# On which variables can we condition to observe a direct effect?

Suppose we're interested in the effect of $$D$$ on $$Y$$. Suppose that variables $$D$$ and $$O$$ are mutually dependent on a variable $$C$$, and that $$Y$$ is mutually dependent on variables $$D$$ and $$O$$. I find it quiet obvious that we could condition on $$O$$ to observe the desired effect. However, my professor and textbook say that equivalently, we could condition on "C". Personally, I do believe that this is incorrect for the following reason:

If we conditioned on $$C$$, then theoretically, there would be no variance in $$D$$, $$O$$ or $$Y$$, and so a causal relationship between $$D$$ and $$Y$$ could not be determined. But even if there were some variance in $$D$$ within each strata of $$C$$, there could very well also be some variance in $$O$$ within each strata of $$C$$. If this were the case, then even after having conditioned on $$C$$, variance in $$Y$$ could still be attributable to both variance in $$D$$ and variance in $$O$$. Hence, the direct causal effect of $$D$$ on $$Y$$ cannot be determined from conditioning on $$C$$.

Assuming that my professor and textbook are correct, where is my analysis lacking?

First to help everyone see your case with a DAG the below:

To make this problem rigorous, replace "$$Y$$ mutually depends on $$X$$" with "$$X$$ causes $$Y$$". "Dependence" is a probabilistic phenomenon and is not directed, if cancer depends on smoking, smoking depends on cancer by Bayes' Rule. But smoking causes cancer, and not vice versa.

Also the direct effect (of $$D$$ on $$Y$$) is the effect without the presence of mediators. There is no mediation in this DAG, so modeling $$P(Y|D)$$ would be direct, albeit confounded. If--to correct you again--you mean you wish to control for confounding in the $$P(Y | \text{do}(D))$$ causal question, then the answer is: you're both right, and your argument is not about confounding, but rather about precision.

The trick to understanding this problem is understanding the backdoor criterion. This is defined in Pearl's Causality. The sets $${C}, {O}, and {C,O}$$ all satisfy the backdoor criterion because they block every path from $$D$$ to $$Y$$ that has an arrow leading to $$D$$.

• So even though there's variance between O and Y, it doesn't change the fact that we can measure the variance between D and Y, and that's actually what we want? – David Dec 10 '18 at 18:16
• @DavidS to summarize my answer: yes, conditioning on $C$ will work, and the estimate of covariance between $D, Y$ will be consistent with the covariance you would estimate adjusting for everything. (Think hard about the meaning of causal inference here) – AdamO Dec 10 '18 at 18:16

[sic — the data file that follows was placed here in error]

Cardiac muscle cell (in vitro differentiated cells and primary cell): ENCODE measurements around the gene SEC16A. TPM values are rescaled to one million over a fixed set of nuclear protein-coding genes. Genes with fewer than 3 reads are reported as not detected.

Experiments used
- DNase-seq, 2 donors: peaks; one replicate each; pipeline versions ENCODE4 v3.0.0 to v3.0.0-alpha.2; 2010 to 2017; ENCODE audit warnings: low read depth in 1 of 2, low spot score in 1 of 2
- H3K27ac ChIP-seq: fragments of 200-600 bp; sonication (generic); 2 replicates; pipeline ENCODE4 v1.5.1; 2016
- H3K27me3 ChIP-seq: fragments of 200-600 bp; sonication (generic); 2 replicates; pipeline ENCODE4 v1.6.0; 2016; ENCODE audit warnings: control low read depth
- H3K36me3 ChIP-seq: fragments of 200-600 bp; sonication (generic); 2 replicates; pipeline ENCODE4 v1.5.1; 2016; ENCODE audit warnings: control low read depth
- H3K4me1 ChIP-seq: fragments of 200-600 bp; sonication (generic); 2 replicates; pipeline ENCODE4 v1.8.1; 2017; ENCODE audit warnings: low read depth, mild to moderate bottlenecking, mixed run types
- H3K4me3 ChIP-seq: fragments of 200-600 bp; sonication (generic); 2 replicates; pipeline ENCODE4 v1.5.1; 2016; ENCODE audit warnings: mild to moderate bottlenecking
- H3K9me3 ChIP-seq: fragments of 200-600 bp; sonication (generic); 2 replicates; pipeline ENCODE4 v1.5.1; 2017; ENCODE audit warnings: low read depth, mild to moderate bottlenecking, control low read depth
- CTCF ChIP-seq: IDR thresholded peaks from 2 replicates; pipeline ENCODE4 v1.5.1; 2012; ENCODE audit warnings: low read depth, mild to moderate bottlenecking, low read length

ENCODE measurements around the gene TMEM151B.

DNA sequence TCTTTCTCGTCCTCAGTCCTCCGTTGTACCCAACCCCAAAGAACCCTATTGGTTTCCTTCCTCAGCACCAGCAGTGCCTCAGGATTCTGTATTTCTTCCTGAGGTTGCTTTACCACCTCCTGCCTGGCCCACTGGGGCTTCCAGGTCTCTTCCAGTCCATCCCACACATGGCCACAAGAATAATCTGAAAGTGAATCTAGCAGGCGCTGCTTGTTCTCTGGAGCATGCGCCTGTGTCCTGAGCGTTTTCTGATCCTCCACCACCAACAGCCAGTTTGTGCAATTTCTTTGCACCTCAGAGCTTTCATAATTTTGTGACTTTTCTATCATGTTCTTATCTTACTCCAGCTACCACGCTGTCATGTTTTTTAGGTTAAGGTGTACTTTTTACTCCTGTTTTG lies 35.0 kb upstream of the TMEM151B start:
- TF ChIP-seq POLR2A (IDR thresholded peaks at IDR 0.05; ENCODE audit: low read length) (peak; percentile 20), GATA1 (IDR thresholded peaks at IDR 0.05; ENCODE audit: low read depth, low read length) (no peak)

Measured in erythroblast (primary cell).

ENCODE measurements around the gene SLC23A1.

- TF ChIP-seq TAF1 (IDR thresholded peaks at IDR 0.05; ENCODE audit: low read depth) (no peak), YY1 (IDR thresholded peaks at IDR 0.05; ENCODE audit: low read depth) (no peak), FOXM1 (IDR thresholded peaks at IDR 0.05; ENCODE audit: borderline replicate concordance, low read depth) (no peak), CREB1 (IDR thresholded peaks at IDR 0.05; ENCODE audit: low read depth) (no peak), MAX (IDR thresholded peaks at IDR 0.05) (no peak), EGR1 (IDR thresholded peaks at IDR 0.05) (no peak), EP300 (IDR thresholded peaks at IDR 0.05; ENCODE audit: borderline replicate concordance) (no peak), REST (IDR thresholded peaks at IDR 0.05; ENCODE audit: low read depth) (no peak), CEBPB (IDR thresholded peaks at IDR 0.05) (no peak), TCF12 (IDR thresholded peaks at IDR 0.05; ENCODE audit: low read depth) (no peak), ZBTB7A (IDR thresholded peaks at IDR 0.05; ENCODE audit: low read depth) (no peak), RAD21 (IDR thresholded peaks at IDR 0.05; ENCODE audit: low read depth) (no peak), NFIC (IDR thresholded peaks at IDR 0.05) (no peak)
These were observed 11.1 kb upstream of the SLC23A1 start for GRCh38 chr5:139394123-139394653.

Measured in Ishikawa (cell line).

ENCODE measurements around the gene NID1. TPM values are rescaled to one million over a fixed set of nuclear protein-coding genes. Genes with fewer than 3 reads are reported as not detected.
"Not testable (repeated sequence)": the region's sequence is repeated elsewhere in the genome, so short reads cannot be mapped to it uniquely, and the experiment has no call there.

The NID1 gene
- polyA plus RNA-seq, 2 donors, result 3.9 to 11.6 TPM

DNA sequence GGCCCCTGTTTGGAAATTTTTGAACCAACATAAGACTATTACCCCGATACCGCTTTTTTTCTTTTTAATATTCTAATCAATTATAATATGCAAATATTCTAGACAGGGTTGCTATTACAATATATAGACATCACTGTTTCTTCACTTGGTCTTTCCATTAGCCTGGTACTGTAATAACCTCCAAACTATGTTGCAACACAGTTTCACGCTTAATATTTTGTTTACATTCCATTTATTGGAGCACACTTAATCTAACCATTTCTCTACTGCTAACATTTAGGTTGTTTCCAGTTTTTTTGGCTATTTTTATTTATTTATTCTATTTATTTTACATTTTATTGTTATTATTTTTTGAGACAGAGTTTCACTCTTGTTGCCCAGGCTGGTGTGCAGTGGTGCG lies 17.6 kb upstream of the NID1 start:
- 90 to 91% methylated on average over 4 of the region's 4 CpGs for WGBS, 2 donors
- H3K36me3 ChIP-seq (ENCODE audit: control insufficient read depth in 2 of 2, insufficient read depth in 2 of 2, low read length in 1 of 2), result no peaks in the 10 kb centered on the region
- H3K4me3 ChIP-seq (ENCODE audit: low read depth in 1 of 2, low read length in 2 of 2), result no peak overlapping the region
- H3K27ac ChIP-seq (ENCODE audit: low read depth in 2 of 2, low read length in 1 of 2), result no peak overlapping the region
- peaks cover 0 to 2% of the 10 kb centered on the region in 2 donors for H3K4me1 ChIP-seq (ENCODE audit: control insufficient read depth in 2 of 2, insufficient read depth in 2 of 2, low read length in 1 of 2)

I will just complement Adam's answer (+1) regarding precision.

As Adam has said, given the description of your problem (as in the DAG), adjusting either for $$C$$ or for $$O$$ is enough for identification of the causal effect of $$D$$ on $$Y$$, since both sets satisfy the backdoor criterion. What does that mean? It means that, given infinite samples, both adjusted estimates will converge to the causal effect of interest.

With finite samples, however, both sets are not equivalent, and they differ on the precision of your estimates. Among backdoor admissible sets of covariates, in order to get a more precise estimate of the causal effect of $$D$$ on $$Y$$, you want to look for two things: (i) you want to maximally reduce the variation of $$Y$$; (ii) you want to minimally reduce the variation of $$D$$.

Thus, in finite samples, considering your problem structure, adjusting for $$O$$ will give you more precise estimates than adjusting for $$C$$. Here is a simple simulation in R:

gen_data <- function(n = 1e2){
c <- rnorm(n)
d <- c + rnorm(n)/2
o <- c + rnorm(n)
y <- d + o + rnorm(n)
data <- data.frame(c,d,o,y)
data
}

set.seed(10)

summary(replicate(1000, coef(lm(y ~ d + c, gen_data()))["d"]))
#    Min. 1st Qu.  Median    Mean 3rd Qu.    Max.
# 0.04868 0.82050 0.99792 0.99813 1.18057 2.11129

summary(replicate(1000, coef(lm(y ~ d + o, gen_data()))["d"]))
#   Min. 1st Qu.  Median    Mean 3rd Qu.    Max.
# 0.5899  0.9312  1.0066  1.0079  1.0867  1.3466


In our example, although both estimates are unbiased, you can see the estimates adjusting for $$O$$ have substantially less variance.

• I did not know about the difference is precision between condioning on O vs C. Great insight, Carlos! – ColorStatistics Dec 12 '18 at 21:37